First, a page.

Yellowstone Camping Tips | Prepare For A Memorable Outdoor Adventure

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Camping at the Yellowstone National Park is a very popular adventure each year, but it’s not always going to be easy. You need to get a permit for overnight stays, and then you have to choose among the many great places to camp in Yellowstone. But to help you have a better time, we have some Yellowstone camping tips that can definitely help.

General Camping Tips Yellowstone Visitors Need to Know

  • There are 12 general campgrounds inside the Yellowstone, but not all of them are open all through the year. You can avail of 9 public lodges if you’re not a camper. 
  • Inside the park, there are medical centers, stores, gas stations, and even post stations. These amenities make it much easier for newbies. There are even restaurants including places for fine dining.
  • In some places, there’s Wi-Fi and cellphone access. But it’s not dependable, so if you’re bringing kids you may want to bring some walkie-talkies to communicate with the children.
  • Some trails don’t allow pets, but camping sites generally allows for them. Still, they have to be leashed all the time. Just remember that in some areas it’s not safe to bring a pet.
  • Visit the National Park Service website to obtain the necessary permits for various activities. These can include overnight stays, boating, fishing, or even commercial filming. 

Yellowstone RV Camping Tips 

You need to get your reservations early if you’re using your RV. You can find the RV camp locations on their website. Most of the sites usually take in RVs which are no longer than 30 feet long.

yellowstone rv camping tips

However, if you have a larger rig then it doesn’t mean that the national park RV length restrictions keep you from using your vehicle. You may try to get a reservation for the parks near the Yellowstone entrances. These are generally suited for the bigger RVs, and they may have more amenities.

Additional tips:

  • If you want RV hookups, your only campsite option is Fishing Bridge. All the campsites where you can get reservations (also known as “reservable” campsites have dump stations. But some may close due to freezing temperatures.
  • You can use generators at reservable campsites, and also in Mammoth and Norris. These can be used from 8AM to 8PM, as long as their noise output doesn’t exceed 60 decibels. So if you’re buying generators, go with the ones that say they’re legal to use in a national park.
  • Some Yellowstone road openings may not allow entry for RVs, along with trailers and buses.

What Time Does Yellowstone Open?

This may seem like a simple question, but it actually has a complicated answer. You better consult the Yellowstone Operating Hours and Seasons website for the most accurate schedules.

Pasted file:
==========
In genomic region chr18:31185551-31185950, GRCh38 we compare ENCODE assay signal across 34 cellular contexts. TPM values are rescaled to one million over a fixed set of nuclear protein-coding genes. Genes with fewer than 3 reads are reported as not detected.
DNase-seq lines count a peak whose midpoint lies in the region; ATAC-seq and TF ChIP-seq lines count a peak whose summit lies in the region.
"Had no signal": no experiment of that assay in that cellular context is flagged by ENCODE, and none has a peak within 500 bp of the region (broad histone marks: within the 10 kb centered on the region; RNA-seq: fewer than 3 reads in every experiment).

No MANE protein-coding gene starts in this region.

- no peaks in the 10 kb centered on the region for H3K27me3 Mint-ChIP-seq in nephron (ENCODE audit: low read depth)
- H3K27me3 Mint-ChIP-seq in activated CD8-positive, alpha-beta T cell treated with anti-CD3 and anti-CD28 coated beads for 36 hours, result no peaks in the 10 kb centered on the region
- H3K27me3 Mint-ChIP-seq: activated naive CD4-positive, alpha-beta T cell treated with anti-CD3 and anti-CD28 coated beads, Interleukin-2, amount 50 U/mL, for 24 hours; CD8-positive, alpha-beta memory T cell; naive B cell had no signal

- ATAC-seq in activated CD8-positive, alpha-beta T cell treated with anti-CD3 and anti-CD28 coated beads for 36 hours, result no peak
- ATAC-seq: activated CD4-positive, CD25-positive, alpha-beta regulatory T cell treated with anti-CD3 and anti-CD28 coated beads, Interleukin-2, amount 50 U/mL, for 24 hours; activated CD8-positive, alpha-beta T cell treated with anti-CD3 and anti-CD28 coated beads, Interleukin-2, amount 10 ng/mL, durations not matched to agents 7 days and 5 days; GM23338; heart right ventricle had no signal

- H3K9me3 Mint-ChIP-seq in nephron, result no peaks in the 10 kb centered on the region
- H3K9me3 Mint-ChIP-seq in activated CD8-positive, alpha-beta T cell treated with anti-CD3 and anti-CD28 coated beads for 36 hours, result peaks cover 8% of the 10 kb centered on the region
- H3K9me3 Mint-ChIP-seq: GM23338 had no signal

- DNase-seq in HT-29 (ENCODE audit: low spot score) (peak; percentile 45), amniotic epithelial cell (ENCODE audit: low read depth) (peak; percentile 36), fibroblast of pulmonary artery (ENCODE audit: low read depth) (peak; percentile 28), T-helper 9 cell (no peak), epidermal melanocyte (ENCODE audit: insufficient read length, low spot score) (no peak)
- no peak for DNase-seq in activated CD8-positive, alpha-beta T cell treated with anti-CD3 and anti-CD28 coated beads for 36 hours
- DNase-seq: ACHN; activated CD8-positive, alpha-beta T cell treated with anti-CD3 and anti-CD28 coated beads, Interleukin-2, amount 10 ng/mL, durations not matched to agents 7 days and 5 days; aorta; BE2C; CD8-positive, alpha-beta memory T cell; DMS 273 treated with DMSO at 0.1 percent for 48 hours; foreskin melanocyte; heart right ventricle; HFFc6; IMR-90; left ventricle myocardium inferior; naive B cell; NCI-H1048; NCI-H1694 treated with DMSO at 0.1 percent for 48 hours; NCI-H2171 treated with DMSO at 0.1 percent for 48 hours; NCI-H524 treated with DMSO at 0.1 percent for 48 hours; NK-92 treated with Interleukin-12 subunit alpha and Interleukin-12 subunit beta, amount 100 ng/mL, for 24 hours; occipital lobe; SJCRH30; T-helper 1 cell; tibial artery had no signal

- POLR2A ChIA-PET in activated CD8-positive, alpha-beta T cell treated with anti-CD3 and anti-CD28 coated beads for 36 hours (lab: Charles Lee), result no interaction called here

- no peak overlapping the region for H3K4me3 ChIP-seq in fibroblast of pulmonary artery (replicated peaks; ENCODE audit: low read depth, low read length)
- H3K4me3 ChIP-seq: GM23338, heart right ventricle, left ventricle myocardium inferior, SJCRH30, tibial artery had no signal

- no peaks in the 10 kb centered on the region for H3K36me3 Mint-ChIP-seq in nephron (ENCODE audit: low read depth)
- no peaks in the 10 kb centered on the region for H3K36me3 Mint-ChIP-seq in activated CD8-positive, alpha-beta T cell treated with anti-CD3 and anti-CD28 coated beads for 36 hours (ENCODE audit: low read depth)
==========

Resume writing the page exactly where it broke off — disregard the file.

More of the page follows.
How to Camp in Yellowstone

Here are some tent camping tips that you’ll find useful:

how to camp in yellowstone
  • It can get very cold indeed here in Yellowstone. You have to be ready for that. You need cold weather sleeping bags along with a sleeping pad so you’re off the ground. If you can use an air mattress, then do so. If you can’t, even cardboard can work to put some insulation to the bottom of your tent.
    If you happen to be camping with a toddler, we strongly suggest a suitable sleeping bag.
  • Nights can be cold, but days can be warm. So do you dress to keep cool or do you bring cold weather clothes instead? The simple answer is to just dress in light layers. You can put on several layers for the morning, and then shed a few of these layers when the weather turns warm in the afternoon. You can then put back on your extra layers when the night becomes cold and nippy.
  • If you forgot some sort of essential camping item, there are stores and rental places in Yellowstone that can offer you what you need.
  • Mosquitoes are major problems in trails and campsites in Yellowstone. That’s especially true for summer camping. You will really need it if you’re venturing deep into the forest.

Is It Safe to Tent Camp in Yellowstone?

General safety can be an issue here in Yellowstone, especially in some areas with bears. It’s true that these days you don’t really see them much in the campground areas. Many of these bears have been chased away with rubber bullets, and they’re smart enough not to go back. Still, it doesn’t hurt to be sure.

is it safe to tent camp in yellowstone
  • To avoid any issues with bears (or other wildlife for that matter), you have to store all your food in bear-proof boxes. Bears have an amazingly keen sense of smell, and even used gummy bear wrappers can attract them.